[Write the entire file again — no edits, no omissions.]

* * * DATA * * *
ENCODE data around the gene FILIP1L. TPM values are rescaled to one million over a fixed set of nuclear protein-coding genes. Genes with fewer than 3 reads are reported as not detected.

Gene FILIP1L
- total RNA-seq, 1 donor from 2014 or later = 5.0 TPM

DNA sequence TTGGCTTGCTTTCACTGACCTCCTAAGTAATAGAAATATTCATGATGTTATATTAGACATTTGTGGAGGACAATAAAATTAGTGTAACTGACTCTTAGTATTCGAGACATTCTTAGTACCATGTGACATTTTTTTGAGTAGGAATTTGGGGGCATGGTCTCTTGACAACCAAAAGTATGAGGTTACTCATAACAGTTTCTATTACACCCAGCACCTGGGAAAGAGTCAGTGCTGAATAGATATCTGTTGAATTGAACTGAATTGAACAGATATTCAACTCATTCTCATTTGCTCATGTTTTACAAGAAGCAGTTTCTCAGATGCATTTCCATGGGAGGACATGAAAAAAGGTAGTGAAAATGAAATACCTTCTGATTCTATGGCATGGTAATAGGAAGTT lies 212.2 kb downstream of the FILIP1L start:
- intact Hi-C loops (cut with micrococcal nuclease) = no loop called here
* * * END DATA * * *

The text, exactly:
ENCODE data around the gene FILIP1L. TPM values are rescaled to one million over a fixed set of nuclear protein-coding genes. Genes with fewer than 3 reads are reported as not detected.

Gene FILIP1L
- total RNA-seq, 1 donor from 2014 or later = 5.0 TPM

DNA sequence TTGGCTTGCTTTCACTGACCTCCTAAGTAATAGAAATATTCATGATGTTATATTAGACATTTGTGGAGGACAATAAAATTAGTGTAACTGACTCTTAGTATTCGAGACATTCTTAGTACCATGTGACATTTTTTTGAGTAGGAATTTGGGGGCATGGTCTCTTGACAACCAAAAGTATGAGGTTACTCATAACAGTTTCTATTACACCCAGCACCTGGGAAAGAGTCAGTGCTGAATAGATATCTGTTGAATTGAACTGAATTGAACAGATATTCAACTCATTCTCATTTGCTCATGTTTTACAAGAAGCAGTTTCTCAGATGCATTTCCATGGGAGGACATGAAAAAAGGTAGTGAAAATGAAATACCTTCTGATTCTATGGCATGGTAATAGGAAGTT lies 212.2 kb downstream of the FILIP1L start:
- intact Hi-C loops (cut with micrococcal nuclease) = no loop called here